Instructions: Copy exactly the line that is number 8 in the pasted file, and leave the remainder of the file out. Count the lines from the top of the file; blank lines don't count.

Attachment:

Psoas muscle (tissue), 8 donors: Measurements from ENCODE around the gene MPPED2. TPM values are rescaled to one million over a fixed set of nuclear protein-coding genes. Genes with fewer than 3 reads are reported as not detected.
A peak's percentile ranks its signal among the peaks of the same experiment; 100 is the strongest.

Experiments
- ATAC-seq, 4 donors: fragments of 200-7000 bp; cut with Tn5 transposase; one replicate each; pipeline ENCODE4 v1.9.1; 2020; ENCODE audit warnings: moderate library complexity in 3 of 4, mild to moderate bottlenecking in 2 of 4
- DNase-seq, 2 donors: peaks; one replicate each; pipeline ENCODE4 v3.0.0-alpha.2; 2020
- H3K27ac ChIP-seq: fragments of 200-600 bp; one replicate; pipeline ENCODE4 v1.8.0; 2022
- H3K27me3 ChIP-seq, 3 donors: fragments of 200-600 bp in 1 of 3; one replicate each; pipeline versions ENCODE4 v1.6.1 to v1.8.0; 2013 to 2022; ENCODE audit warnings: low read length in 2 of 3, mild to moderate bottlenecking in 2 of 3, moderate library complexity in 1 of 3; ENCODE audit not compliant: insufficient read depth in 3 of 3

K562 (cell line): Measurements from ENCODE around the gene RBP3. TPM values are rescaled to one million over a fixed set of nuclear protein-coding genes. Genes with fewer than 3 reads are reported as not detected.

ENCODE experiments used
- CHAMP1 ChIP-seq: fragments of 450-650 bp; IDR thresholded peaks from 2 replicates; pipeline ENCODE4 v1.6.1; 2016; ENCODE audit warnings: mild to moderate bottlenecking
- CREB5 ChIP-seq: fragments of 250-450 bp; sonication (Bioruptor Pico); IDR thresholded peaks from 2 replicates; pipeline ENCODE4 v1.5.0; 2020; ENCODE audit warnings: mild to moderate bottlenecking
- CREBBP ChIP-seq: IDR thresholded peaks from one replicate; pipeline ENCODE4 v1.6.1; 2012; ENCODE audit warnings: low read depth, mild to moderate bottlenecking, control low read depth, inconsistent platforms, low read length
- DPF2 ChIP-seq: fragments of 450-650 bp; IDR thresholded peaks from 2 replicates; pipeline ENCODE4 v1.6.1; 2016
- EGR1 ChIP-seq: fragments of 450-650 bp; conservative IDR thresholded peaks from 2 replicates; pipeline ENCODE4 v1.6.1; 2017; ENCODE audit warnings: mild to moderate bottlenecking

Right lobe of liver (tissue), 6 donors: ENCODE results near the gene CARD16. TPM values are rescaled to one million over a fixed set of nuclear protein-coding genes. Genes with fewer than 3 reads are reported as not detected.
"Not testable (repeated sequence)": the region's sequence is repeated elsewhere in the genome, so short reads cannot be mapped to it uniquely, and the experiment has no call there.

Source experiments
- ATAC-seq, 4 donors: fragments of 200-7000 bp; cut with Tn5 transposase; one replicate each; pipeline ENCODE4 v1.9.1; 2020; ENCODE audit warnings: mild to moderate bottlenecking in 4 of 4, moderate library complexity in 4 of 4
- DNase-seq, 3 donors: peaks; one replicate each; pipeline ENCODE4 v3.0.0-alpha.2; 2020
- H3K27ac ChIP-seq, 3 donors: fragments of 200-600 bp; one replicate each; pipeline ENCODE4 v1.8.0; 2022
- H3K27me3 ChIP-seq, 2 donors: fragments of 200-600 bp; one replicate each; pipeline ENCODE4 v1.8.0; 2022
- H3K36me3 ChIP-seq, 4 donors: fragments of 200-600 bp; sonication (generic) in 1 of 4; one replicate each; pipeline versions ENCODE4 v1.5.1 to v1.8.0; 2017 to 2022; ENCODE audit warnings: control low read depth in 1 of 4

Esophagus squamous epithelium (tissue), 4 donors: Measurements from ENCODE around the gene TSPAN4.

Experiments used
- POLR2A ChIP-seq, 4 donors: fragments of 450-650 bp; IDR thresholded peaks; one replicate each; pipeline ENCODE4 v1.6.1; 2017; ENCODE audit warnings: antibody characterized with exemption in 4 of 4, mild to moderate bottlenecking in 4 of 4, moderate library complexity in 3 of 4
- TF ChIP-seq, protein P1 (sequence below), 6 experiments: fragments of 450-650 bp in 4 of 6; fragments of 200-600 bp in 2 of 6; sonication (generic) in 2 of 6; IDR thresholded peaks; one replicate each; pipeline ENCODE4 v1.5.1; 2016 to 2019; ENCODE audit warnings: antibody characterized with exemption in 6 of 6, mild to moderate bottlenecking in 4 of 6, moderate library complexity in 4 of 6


K562 (cell line): Measurements from ENCODE around the gene RBP3. TPM values are rescaled to one million over a fixed set of nuclear protein-coding genes. Genes with fewer than 3 reads are reported as not detected.